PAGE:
I thought I would take a moment to highlight a vintage Brooklyn Dodgers game-used jersey that I recently came across in Goldin's current auction. Featured above is Eddie Miksis' 1947 flannel that he wore during the World Series. (Auction Link)
“Miksis will fix us,” was what he was playfully referred to by Branch Rickey during the following season in 1948. Obviously, Eddie was highly regarded. He was an super-utility player who, at the ripe age of seventeen, already displayed the skills and smarts of a much older player. Just to illustrate how wanted he was, he joined the franchise only after the Dodgers bought an controlling interest in the minor league club he played for (the Trenton Packers) in 1944. Then, he got called up to Brooklyn as a seventeen-year-old later that year.
After a stint in the Navy during WWII he returned to Brooklyn during the middle of the 1946 season and stayed a Major Leaguer for good. He would enjoy an eighteen-year MLB career; eight of which with the Brooklyn Dodgers.
As for the jersey itself and its story, check out what the auctions description says. It's rather fantastic:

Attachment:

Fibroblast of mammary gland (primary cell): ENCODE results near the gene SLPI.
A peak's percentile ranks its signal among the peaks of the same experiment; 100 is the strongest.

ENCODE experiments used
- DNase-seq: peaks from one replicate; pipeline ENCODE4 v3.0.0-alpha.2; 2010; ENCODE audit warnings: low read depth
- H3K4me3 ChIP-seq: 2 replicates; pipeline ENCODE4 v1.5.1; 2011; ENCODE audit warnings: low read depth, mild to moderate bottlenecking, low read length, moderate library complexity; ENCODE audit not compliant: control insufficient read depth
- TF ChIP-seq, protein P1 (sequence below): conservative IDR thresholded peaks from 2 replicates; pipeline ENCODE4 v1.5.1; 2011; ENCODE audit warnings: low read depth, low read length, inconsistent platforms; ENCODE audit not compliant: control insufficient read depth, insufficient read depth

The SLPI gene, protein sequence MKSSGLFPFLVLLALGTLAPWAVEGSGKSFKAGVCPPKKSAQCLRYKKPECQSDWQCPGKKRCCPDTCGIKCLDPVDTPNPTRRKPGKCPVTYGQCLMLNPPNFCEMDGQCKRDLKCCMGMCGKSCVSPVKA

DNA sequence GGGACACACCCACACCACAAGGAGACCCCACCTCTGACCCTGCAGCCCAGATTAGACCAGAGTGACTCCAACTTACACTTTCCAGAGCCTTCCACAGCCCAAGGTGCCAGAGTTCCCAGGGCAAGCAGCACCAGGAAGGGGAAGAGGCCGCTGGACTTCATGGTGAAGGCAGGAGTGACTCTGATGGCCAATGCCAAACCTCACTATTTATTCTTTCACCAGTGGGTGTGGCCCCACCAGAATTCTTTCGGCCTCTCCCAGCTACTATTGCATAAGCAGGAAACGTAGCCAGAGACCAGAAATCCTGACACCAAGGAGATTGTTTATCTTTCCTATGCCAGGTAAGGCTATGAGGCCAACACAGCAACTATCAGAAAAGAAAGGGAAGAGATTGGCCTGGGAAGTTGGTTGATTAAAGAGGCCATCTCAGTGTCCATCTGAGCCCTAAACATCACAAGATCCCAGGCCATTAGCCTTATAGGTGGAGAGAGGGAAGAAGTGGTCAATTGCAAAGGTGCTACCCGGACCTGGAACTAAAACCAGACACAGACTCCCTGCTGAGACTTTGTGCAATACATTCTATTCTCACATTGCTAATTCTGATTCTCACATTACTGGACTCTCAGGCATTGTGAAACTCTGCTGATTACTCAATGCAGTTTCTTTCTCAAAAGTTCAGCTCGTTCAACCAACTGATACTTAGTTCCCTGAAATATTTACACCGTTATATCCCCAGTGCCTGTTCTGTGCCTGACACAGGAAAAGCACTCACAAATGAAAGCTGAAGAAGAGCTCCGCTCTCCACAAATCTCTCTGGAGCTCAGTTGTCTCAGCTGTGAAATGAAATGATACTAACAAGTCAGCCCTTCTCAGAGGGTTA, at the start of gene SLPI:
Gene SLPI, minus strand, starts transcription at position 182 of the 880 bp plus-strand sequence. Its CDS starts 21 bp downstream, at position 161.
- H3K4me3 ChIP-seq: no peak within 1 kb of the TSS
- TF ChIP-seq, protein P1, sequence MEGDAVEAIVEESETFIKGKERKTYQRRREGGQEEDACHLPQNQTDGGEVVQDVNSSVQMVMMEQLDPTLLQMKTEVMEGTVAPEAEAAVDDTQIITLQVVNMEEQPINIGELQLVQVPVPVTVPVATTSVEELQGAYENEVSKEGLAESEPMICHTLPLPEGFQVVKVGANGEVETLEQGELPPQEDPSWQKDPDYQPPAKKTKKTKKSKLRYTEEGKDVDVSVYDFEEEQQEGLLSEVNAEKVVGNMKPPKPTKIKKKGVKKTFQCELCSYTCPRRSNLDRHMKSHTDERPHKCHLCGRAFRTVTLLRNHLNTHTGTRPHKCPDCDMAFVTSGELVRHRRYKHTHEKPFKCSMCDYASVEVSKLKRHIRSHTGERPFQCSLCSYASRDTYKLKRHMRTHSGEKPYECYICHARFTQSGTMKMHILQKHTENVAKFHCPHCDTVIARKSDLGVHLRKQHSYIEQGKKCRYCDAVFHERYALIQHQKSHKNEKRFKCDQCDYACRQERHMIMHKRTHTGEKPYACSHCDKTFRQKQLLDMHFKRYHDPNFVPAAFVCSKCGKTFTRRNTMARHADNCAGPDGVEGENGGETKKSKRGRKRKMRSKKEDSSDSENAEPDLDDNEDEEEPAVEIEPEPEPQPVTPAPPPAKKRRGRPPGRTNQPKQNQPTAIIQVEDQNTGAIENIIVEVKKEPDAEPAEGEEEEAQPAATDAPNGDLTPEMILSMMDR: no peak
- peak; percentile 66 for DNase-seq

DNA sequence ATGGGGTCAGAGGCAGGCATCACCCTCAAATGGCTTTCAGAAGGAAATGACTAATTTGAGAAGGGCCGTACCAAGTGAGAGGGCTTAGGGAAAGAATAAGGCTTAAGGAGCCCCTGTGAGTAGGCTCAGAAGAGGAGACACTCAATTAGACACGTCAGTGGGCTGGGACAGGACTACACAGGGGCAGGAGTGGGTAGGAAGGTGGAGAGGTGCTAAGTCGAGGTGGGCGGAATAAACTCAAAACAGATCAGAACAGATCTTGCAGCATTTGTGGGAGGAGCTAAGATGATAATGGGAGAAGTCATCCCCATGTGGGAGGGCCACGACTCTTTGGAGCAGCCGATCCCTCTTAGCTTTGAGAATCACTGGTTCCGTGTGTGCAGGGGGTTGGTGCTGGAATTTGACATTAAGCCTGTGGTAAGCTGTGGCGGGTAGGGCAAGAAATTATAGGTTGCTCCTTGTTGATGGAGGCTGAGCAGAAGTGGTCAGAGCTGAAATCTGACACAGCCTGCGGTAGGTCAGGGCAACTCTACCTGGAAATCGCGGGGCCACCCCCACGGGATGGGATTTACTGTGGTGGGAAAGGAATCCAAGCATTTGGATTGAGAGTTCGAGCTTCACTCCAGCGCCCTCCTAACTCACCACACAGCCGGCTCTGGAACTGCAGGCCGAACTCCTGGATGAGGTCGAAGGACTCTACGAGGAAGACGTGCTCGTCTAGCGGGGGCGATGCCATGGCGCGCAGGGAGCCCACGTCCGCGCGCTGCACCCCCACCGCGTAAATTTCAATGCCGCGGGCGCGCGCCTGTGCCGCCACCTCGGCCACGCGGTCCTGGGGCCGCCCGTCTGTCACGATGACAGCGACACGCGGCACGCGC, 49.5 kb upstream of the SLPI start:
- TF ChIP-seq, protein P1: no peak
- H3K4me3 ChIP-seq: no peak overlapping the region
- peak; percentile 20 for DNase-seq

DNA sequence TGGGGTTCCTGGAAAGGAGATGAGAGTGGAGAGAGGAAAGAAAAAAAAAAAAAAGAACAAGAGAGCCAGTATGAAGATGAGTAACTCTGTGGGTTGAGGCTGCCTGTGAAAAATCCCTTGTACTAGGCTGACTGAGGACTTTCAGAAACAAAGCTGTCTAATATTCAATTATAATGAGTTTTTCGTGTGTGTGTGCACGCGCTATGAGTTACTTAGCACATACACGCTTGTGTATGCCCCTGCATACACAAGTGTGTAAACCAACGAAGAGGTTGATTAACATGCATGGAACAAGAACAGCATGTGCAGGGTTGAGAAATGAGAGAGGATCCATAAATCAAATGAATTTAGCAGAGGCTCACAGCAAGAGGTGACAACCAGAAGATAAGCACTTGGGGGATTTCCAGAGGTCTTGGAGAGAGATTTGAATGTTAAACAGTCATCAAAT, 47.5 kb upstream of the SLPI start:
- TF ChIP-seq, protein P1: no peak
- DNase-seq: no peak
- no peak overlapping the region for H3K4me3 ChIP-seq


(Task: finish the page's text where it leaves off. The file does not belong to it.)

In one of the most dramatic moments in World Series history, Bill Bevins of the Yankees was no-hitting the Brooklyn Dodgers in Game 4. Going into the bottom of the 9th leading 2-1, Bevins was one out away from history.Wow! He was the walk-off winning run during Game 4 of the World Series. Best yet, he wore this exact jersey during an Old-Timers Game that commemorated the '47 team at Dodger Stadium several decades later, as evidenced by the photo below.
Then a few intentional walks put two runners on. Young Eddie Miksis, in his first full season in the Majors, was put in as a pinch runner. Miksis was one of those rare players that possessed full toolbox of skills that made him an invaluable utility man. One of those skills was he was fast as lightning and smart as Einstein on the base paths. Representing the winning run, he was the obvious choice to pinch run. Cookie Lavagetto pinch hit for Eddie Stanky and promptly smacked a long single to right field. Al Gionfriddo scored the tying run. Meanwhile, the fly ball bounced off the wall and outfielder Tommy Henrich struggled to gain possession of it. Eddie Miksis, exhibiting the extraordinary base running skills he was known for, took full advantage of the situation and raced home with the winning run.
After the game, Eddie’s brothers, who watched the game from the stands, wisely told their now-famous sibling to preserve the jersey for history’s sake. The flannel has been a prized Miksis family keepsake since that October day in 1947.
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